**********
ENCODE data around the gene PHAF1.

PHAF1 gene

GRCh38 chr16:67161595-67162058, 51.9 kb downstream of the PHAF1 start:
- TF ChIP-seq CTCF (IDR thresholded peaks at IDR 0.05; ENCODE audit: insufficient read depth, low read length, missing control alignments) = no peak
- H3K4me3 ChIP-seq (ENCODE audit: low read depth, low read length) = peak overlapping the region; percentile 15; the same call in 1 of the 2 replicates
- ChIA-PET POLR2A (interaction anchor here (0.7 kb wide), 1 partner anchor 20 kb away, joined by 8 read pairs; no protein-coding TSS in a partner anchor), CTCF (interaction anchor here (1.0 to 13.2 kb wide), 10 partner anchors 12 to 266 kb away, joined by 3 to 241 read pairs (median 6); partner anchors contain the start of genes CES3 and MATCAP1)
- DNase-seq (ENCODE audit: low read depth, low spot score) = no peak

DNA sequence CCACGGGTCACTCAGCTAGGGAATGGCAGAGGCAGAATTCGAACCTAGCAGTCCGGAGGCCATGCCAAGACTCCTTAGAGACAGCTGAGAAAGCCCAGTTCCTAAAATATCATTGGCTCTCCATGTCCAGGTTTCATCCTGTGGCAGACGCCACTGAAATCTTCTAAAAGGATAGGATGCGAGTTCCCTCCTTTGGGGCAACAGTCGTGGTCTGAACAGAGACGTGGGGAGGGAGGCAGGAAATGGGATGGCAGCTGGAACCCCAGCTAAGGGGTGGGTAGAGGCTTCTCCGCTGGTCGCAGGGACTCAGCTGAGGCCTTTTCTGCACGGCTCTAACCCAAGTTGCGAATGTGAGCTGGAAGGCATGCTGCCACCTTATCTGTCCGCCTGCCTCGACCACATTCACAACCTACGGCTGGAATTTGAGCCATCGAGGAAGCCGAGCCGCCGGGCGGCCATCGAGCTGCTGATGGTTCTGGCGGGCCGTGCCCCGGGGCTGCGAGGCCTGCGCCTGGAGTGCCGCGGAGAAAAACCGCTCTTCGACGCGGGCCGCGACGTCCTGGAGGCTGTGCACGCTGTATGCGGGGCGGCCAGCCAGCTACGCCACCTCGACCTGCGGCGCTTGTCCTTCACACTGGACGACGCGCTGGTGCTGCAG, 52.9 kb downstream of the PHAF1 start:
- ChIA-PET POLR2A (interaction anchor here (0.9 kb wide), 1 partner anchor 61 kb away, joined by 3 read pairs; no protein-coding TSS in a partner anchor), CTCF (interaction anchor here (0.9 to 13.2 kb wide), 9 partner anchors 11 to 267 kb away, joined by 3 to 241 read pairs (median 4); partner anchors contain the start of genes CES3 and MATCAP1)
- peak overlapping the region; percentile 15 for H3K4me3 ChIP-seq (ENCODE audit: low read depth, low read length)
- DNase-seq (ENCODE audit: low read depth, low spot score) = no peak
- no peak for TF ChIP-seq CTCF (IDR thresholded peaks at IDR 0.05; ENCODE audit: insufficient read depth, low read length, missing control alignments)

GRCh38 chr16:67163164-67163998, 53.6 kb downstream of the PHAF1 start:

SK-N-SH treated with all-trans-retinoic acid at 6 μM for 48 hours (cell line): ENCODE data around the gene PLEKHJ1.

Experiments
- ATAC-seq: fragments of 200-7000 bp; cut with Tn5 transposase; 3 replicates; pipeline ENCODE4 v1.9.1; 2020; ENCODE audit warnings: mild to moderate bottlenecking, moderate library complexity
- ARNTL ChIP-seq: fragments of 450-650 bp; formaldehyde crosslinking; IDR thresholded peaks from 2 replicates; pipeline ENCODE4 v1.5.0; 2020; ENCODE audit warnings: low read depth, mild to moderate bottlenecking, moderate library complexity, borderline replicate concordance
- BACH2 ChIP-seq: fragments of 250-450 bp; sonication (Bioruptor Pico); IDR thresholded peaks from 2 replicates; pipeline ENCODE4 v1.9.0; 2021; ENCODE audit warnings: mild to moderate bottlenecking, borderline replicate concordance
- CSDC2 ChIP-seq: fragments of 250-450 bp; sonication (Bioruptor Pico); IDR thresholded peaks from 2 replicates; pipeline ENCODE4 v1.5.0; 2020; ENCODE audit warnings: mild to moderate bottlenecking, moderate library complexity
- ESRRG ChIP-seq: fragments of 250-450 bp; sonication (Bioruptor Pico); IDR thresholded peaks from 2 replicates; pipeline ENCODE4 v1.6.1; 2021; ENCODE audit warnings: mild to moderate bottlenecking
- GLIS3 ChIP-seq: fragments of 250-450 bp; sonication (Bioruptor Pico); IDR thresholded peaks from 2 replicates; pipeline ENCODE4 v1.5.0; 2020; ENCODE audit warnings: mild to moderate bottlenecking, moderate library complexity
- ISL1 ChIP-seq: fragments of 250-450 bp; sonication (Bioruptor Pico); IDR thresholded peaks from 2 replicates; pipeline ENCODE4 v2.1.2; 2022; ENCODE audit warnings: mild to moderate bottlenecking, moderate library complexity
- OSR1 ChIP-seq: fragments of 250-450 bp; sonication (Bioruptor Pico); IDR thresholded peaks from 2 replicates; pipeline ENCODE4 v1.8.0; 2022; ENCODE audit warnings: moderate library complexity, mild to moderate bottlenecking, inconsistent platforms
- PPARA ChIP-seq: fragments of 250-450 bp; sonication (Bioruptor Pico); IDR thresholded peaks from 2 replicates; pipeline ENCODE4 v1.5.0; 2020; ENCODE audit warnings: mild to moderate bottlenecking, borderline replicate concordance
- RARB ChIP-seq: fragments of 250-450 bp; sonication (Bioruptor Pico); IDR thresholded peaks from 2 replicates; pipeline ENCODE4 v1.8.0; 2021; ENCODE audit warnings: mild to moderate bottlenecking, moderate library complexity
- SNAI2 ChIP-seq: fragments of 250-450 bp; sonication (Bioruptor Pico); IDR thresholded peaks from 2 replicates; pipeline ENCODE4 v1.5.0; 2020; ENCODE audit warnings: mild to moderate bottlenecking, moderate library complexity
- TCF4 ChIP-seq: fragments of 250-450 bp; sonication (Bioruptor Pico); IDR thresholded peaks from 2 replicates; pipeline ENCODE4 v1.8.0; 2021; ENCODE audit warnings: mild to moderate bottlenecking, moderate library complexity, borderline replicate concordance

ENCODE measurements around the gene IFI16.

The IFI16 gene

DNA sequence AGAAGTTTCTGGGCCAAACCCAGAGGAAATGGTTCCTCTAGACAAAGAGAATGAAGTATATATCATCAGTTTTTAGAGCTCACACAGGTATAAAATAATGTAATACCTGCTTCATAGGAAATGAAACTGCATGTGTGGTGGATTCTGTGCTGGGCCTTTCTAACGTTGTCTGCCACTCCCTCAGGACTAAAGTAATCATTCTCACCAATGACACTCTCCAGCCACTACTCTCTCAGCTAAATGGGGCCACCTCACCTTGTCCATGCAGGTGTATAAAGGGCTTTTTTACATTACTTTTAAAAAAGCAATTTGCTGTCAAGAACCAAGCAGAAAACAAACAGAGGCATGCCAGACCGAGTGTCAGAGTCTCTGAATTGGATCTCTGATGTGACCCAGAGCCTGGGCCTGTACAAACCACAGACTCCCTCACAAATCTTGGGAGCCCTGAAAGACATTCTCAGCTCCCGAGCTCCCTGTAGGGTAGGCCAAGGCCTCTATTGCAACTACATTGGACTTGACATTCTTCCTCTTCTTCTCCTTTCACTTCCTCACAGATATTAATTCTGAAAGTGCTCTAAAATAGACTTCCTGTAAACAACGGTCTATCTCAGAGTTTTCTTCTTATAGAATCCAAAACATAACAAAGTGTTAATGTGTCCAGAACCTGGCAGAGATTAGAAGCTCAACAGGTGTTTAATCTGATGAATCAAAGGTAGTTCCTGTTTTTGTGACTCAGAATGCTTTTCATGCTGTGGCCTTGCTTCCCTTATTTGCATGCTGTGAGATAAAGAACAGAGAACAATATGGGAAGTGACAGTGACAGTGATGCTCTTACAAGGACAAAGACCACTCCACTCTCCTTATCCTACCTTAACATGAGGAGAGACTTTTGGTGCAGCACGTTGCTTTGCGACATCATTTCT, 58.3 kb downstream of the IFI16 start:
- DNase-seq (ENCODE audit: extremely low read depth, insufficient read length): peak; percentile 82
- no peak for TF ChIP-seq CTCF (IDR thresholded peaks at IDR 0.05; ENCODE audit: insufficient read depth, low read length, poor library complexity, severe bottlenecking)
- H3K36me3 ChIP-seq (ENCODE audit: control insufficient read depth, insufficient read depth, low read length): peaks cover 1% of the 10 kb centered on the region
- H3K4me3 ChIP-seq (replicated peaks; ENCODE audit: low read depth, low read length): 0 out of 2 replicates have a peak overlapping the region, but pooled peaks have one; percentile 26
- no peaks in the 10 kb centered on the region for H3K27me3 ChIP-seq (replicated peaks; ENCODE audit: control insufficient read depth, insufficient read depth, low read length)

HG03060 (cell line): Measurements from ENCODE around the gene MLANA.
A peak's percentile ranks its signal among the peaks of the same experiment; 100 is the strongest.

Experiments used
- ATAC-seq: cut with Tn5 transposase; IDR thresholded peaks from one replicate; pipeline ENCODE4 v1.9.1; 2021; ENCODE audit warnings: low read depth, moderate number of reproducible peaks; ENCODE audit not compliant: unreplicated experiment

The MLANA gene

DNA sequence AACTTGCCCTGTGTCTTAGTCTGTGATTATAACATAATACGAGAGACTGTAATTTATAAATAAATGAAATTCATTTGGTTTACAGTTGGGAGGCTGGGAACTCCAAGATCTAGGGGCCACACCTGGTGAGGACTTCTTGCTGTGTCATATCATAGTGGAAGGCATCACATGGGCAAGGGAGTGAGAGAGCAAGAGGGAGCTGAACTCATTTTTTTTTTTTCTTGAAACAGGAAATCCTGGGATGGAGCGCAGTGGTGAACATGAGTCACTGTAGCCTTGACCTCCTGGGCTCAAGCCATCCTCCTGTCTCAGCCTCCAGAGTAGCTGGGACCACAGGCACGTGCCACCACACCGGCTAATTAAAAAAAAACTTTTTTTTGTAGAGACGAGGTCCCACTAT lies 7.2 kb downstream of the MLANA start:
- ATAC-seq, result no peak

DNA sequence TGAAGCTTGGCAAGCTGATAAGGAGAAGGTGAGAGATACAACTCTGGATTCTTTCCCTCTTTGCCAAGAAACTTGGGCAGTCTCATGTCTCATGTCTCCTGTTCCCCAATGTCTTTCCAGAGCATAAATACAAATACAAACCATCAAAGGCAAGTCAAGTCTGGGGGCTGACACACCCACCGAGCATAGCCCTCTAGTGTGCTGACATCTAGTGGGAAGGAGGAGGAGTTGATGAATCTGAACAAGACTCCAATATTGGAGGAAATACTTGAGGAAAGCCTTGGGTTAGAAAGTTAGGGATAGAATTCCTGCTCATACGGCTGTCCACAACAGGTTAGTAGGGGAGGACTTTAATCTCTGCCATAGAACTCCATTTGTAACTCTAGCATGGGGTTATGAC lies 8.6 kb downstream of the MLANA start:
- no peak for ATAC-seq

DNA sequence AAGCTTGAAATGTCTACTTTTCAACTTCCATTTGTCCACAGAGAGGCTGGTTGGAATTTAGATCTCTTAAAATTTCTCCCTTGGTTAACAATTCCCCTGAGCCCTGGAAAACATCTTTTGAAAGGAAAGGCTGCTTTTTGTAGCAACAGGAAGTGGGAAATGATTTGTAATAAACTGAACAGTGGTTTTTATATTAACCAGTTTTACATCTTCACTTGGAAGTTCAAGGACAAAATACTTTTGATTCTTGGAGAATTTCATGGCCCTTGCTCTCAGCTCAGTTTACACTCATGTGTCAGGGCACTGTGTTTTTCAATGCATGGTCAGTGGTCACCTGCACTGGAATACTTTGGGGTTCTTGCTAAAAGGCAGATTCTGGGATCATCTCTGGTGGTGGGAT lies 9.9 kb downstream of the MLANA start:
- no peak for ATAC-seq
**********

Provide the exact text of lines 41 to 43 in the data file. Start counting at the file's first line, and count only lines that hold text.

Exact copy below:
DNA sequence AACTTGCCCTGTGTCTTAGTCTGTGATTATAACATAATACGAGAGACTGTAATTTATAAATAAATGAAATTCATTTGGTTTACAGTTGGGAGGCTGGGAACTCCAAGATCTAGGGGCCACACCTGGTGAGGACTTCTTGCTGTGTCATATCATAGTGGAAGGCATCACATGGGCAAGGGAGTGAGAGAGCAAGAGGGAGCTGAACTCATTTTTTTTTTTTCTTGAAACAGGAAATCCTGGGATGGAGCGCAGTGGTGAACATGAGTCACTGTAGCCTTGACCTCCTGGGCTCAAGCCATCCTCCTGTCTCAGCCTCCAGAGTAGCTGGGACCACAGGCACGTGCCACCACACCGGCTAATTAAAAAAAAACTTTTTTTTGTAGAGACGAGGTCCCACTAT lies 7.2 kb downstream of the MLANA start:
- ATAC-seq, result no peak

DNA sequence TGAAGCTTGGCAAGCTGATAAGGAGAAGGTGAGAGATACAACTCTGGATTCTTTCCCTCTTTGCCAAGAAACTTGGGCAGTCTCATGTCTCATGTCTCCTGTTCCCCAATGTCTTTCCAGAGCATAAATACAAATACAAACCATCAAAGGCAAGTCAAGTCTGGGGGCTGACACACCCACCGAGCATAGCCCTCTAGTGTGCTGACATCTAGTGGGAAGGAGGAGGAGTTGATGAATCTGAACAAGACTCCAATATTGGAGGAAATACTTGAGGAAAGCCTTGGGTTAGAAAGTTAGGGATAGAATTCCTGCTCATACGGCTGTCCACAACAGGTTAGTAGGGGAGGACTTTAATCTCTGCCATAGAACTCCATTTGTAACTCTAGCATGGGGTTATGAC lies 8.6 kb downstream of the MLANA start: